The current state of the first base position is a bit of a toss-up for the Red Sox at the moment. The expectation is that Bobby Dalbec will be manning the position for 2021, with potential help from Michael Chavis and/or a veteran lefty brought in through free agency. Either way, long term the position should be Triston Casas’s. The question is how long term that really is, and more specifically here: Is there a path for him to be fast-tracked and up at some point in the coming year?
One thing certainly working in his favor is that the Red Sox have not been shy about promoting top position player prospects in recent years. Before being promoted to Boston for his debut, Rafael Devers had only 77 games under his belt at Double-A and only nine at Triple-A. Andrew Benintendi skipped Triple-A altogether after playing in only 63 games at Double-A. Likewise, Yoán Moncada skipped Triple-A and landed in Boston after only 45 games at Double-A, though there is certainly a case that was over-aggressive.
So the fact Casas hasn’t had any at-bats over A-ball isn’t much of a concern, and it’s made less of a concern by the fact he was at the Red Sox Alternate Site for some of the summer, and he held his own while he was there as well. Based on that, it’s not out of the question to expect Casas to begin 2021 at Double-A, and based on recent history that would add him to the group of top prospects who moved quickly through the minors.
A potential roadblock in Casas’s triumphant ascent is that the current state of the position could be more stable than it appears at this moment. Chavis’s deficiencies are well documented so I don’t feel I need to rehash those. Dalbec shares a lot of those same issues, though. Although Dalbec’s debut last season was electric at times, his strikeout issue was on full display, striking out over 40 percent of his at-bats. It’s easier to write this off with Dalbec, however, as his approach is better and his ability to draw walks is significantly better than Chavis. If Dalbec is able to reel in the strikeouts to some extent, then there would be no urgency to rush Casas and make sure he sees enough time at each level before landing in Boston.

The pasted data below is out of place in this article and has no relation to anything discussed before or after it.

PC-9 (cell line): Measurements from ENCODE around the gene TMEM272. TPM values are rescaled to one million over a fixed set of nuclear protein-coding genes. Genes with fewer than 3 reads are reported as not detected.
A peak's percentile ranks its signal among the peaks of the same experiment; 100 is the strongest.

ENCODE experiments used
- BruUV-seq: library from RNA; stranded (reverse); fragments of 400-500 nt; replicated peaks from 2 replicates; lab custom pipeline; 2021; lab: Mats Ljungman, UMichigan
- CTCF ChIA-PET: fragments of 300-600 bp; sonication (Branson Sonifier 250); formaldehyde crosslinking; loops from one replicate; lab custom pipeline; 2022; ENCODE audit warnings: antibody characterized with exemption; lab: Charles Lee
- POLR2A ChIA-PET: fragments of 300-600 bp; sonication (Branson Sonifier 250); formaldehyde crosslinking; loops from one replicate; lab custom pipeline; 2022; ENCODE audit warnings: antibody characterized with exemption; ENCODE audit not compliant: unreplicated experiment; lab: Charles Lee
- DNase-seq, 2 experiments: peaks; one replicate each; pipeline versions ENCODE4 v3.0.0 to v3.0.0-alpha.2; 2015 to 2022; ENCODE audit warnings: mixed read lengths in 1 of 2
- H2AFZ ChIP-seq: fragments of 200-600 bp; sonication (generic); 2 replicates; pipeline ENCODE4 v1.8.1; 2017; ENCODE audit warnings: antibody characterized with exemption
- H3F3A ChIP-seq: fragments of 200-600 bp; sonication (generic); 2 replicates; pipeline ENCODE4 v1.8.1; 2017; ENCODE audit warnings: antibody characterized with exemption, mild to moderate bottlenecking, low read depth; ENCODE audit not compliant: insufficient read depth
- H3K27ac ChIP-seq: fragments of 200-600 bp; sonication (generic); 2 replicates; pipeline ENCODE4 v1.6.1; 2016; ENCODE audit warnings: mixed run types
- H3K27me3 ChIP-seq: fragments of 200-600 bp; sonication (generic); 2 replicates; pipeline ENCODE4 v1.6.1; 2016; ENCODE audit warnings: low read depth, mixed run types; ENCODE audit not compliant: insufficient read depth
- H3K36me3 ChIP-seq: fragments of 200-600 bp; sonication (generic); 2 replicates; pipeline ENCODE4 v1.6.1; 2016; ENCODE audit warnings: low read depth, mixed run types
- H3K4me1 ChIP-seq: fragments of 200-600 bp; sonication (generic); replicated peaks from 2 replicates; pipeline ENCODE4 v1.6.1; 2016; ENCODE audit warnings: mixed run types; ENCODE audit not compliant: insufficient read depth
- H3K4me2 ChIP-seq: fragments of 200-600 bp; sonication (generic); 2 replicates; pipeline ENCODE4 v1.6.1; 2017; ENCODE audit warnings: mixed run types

Lastly, there’s also Casas’s performance itself that could either push the Red Sox hand or keep him down until 2022. As a 19-year-old in 2019, Cases was young for his level at A-Ball and performed very well, posting a .254/.349/.472 slash with 19 homers. However, with essentially taking a year off from competitive play and just exhibitions at the Alternate Site, we don’t really know what that will do to players' development. Casas clearly has the skills to push for a call up at some point in 2021 if everything goes smoothly, but ramping back up to competitive play at an much more difficult level than he last saw could prove a tall task.
If I had to make a guess, I actually think it’s more likely than not Casas gets at bats in Boston in 2021. I don’t expect the Red Sox with their current to be in the mix for the playoffs, making the last month of games or so relatively meaningless and perfect for a Casas debut. I also would not be shocked if he pushed his way to the majors before that because the raw talent here is the real deal and, although there was no minor league season, getting a season of instruction from higher level coaches could be just as good for his development, if not better. Either way, Casas is on his way sooner rather than later, whether that’s on the fast track or not.